# Asymptotics of "ugly" function elucidate Goldbach's conjecture?

## Question

We now define the following "ugly" function:

$$A_c(s,r,n,m) = \begin{cases} 1 & \text{ if only sr+nm=2c } \\ 0 & \text{otherwise} \end{cases}$$

How does the "ugly" function asymptotically behave? $$\sum_{n=1}^c \sum_{m=1}^c \sum_{r=1}^c \sum_{s=1}^c A_c(s,r,n,m) \sim (?)$$

Does this connection between $A_c$ and $S(x)^2$ enlighten us further on Goldbach's conjecture?

$$\sum_{c=2}^\infty \sum_{n=1}^c \sum_{m=1}^c \sum_{r=1}^c \sum_{s=1}^c A_c(s,r,n,m) (\mu(s) \omega(r) + \mu(m) \omega(n))x^{2c} = (\sum_{r=2}^\infty x^{p_r})^2 + x^4$$

## Relevance

$$S(x)=\sum_{r=1}^\infty x^{p_r}$$

where $p_r$ is the $r$'th prime:

$$\sum_{r=1}^\infty S(x^r) = \sum_{r=1}^\infty \frac{x^{p_r}}{(1-x^{p_r})}$$

However, we also notice that:

$$\sum_{r=1}^\infty S(x^r) = \sum_{r=1}^\infty \frac{x^{p_r}}{(1-x^{p_r})} = \sum_{r=1}^\infty \omega(r) x^r$$

Where $\omega(r)$ is the number of distinct prime factors of $r$ and assigning $\omega(1)=0$ : http://mathworld.wolfram.com/DistinctPrimeFactors.html (More about it here)

Using the mobious inversion formula:

$$S(x)=\sum_{r=1}^\infty x^{p_r} = \sum_{r=1}^\infty \sum_{s=1}^\infty \mu(s) \omega(r) x^{rs}$$

Hence, we notice the following relationship:

$$S(x)=\sum_{r=1}^\infty x^{p_r} = \sum_{r=1}^\infty \sum_{s=1}^\infty \mu(s) \omega(r) x^{rs}$$

where $p_r$ is the $r$'th prime, $\mu$ is the mobius function and $\omega(r)$ is the number of distinct primes in $r$. For example $\omega(2^2 \times 3) = 2$ also we assign $\omega(1)=0$

$$S(x)^2 = (\sum_{r=1}^\infty x^{p_r})^2=\sum_{r=1}^\infty \sum_{j=1}^\infty x^{p_r+p_j} = \sum_{r=1}^\infty \sum_{s=1}^\infty (\mu(s) \omega(r) + \mu(m) \omega(n)) x^{rs+mn}$$

comparing the even powers and assuming Golbach's conjecture to be true:

$$\sum_{sr+mn =2c}\mu(s) \omega(r) + \mu(m) \omega(n) = g(2c) > 0$$

Where $g(2c)$ is the number of ways the primes can sum the number $2c$. For example $g(14=7+7=11+3=3+11)=3$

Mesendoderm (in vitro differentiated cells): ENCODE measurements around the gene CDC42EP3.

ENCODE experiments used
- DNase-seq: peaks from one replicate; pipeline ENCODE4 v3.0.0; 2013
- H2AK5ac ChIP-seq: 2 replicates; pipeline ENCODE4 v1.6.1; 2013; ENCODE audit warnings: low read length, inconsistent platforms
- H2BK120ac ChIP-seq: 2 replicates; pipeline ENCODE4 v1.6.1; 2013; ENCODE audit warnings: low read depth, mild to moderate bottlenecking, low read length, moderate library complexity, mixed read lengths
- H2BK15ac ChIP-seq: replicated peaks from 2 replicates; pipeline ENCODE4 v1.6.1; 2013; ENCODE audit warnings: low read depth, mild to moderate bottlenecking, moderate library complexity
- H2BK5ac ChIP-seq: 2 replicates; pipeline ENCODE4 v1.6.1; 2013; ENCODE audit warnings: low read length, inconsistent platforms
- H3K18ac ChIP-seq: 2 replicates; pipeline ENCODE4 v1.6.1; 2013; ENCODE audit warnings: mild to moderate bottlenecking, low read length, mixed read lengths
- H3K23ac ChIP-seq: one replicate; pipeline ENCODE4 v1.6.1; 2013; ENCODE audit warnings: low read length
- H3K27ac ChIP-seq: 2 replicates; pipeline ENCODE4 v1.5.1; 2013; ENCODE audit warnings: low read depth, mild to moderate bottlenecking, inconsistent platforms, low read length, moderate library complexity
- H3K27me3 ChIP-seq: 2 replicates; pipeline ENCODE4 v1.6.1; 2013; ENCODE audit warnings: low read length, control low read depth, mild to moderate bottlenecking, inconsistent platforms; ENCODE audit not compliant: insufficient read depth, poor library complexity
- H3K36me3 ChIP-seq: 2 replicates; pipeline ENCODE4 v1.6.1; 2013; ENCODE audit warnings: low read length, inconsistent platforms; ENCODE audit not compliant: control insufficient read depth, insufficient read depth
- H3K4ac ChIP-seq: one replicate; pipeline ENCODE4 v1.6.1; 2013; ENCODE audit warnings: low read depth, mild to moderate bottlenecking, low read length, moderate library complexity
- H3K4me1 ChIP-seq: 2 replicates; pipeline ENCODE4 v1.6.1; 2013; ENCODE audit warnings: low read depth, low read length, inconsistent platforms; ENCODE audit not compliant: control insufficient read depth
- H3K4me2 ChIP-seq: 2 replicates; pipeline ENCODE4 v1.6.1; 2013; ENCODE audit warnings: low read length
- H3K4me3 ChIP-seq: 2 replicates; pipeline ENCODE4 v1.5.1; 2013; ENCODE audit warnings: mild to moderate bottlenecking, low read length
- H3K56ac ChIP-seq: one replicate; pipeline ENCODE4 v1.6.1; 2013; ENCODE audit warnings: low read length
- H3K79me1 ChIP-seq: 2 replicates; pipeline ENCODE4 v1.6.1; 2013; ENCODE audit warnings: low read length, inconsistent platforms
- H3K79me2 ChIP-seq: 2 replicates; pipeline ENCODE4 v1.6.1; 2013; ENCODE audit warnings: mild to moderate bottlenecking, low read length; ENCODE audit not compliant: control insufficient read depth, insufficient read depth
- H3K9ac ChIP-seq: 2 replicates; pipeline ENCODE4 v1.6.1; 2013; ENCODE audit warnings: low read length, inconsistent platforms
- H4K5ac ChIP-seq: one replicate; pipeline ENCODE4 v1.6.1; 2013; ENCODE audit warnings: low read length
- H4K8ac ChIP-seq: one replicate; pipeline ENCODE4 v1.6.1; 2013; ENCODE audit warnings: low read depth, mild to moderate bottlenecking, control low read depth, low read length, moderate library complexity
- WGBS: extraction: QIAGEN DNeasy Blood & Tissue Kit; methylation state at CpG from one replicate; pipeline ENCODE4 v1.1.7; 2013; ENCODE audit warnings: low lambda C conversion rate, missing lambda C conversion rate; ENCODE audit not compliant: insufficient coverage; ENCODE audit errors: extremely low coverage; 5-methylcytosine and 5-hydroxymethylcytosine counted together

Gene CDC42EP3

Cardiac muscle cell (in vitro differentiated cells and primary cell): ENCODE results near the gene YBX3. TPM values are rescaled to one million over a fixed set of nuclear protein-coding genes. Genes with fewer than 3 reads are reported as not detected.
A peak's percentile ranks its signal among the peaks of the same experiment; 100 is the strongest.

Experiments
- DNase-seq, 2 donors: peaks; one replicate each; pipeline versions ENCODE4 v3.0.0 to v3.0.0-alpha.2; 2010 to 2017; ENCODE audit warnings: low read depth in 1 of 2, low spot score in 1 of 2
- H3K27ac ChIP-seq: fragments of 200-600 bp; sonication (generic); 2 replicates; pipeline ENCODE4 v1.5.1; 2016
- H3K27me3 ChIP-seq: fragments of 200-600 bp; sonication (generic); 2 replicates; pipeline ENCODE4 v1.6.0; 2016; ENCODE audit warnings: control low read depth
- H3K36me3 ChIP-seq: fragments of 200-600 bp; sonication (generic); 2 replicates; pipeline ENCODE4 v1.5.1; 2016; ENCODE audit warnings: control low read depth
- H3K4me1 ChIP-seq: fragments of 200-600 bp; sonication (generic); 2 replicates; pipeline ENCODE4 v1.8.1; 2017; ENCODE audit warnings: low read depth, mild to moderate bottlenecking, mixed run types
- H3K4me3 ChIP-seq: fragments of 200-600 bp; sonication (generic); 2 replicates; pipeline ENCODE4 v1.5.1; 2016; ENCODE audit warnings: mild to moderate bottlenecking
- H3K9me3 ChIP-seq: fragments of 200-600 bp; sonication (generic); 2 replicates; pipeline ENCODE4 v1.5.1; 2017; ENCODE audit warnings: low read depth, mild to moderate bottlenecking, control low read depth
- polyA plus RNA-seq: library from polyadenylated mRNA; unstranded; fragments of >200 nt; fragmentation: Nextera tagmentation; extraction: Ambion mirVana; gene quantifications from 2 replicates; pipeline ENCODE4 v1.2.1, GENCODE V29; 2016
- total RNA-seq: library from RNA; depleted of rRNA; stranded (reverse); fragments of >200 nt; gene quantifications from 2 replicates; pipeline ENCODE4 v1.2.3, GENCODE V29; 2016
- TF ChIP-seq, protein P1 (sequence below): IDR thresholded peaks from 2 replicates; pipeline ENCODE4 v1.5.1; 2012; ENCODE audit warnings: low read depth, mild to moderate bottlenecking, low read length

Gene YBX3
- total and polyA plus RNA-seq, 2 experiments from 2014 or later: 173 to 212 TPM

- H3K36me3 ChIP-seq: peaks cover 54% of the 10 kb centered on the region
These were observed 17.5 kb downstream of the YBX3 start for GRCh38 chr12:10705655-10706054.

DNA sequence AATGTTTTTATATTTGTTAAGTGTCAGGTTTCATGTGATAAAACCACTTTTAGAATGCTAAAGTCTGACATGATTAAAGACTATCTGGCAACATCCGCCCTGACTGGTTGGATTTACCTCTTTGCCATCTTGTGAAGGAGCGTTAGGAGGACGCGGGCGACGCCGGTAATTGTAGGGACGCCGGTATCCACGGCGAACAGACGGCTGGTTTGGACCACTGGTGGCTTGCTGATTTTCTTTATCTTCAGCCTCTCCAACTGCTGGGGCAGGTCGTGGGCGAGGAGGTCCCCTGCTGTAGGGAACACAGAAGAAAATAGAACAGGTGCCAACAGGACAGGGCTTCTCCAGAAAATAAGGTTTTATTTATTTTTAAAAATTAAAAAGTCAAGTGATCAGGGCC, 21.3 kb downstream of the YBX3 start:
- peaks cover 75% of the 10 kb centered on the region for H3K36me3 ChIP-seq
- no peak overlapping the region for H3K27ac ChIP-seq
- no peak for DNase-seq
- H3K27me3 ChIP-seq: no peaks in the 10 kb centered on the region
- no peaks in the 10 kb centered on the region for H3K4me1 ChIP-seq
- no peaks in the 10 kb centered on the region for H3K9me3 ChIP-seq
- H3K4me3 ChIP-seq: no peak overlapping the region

We note define the following:

$$\underbrace{\mu(s) \omega(r)}_{a_{s,r}} + \underbrace{\mu(m) \omega(n)}_{a_{m,n}} = a_{s,r} + a_{m,n}$$

$$\implies \sum_{sr+mn =2c} a_{s,r} + a_{m,n} = (?)$$

Taking a dummy case of $sr+mn =4$

$$\sum_{sr+mn =4} a_{2,1} + a_{1,2} + a_{1,2} +a_{2,1}$$

$$\implies \sum_{sr+mn =4} \underbrace{A_2(2,1,1,2)}_{1} (a_{2,1} + a_{1,2}) + \underbrace{A_2(1,2,2,1)}_{1}(a_{1,2} +a_{2,1})$$

Taking another dummy case of $sr+mn =8$

$$\sum_{sr+mn =8} a_{4,1} + a_{1,4} + a_{1,4} +a_{4,1} + a_{2,2} + a_{2,2}$$

$$\implies \sum_{sr+mn =8} \underbrace{A_4(4,1,1,4)}_1(a_{4,1} + a_{1,4}) + \underbrace{A_4(1,4,4,1)}_1 (a_{1,4} +a_{4,1}) +\underbrace{A_{4} (2,2,2,2)}_1 (a_{2,2}+a_{2,2})$$

Making use of the $A_c$ in the general case:

$$\sum_{n=1}^c \sum_{m=1}^c \sum_{r=1}^c \sum_{s=1}^c A_c(s,r,n,m) (\mu(s) \omega(r) + \mu(m) \omega(n)) = \sum_{sr+mn =2c} \mu(s) \omega(r) + \mu(m) \omega(n)$$

Hence,

$$\sum_{c=2}^\infty \sum_{n=1}^c \sum_{m=1}^c \sum_{r=1}^c \sum_{s=1}^c A_c(s,r,n,m) (\mu(s) \omega(r) + \mu(m) \omega(n))x^{2c} = (\sum_{r=2}^\infty x^{p_r})^2 + x^4$$

P.S: I do not claim to have solved the conjecture. I am only curious on how viable this approach is .... Also, if you think I've skipped too many steps feel free to comment

Your sum can be rewritten as $$D(N)=\sum_{n=1}^{N-1}d(n)d(N-n),$$ where $N=2c$, and $d(m)$ is the number of divisors of $m$. This is a so-called "binary additive divisor sum", and it has been studied widely. In particular, Ingham (1927) showed that $$D(N) = (1+o(1))\frac{6}{\pi^2}\sigma_1(N)(\log N)^2,$$ where $\sigma_1(N)$ is the sum of divisors of $N$.
• So even the idea to connect $S(x)^2$ to $D(2c)$ via mobius inversion and distinct prime counting factors $\omega(r)$ also exists? Could I get a reference for that too? Feb 3, 2016 at 14:45
• I don't have time to help you, but maybe the relation $g(2c)>N_{2}(c)$ where the quantity is defined in my question entitled About Goldbach's conjecture as well as in my blog ideasfornumbertheory.com could be useful Feb 3, 2016 at 17:30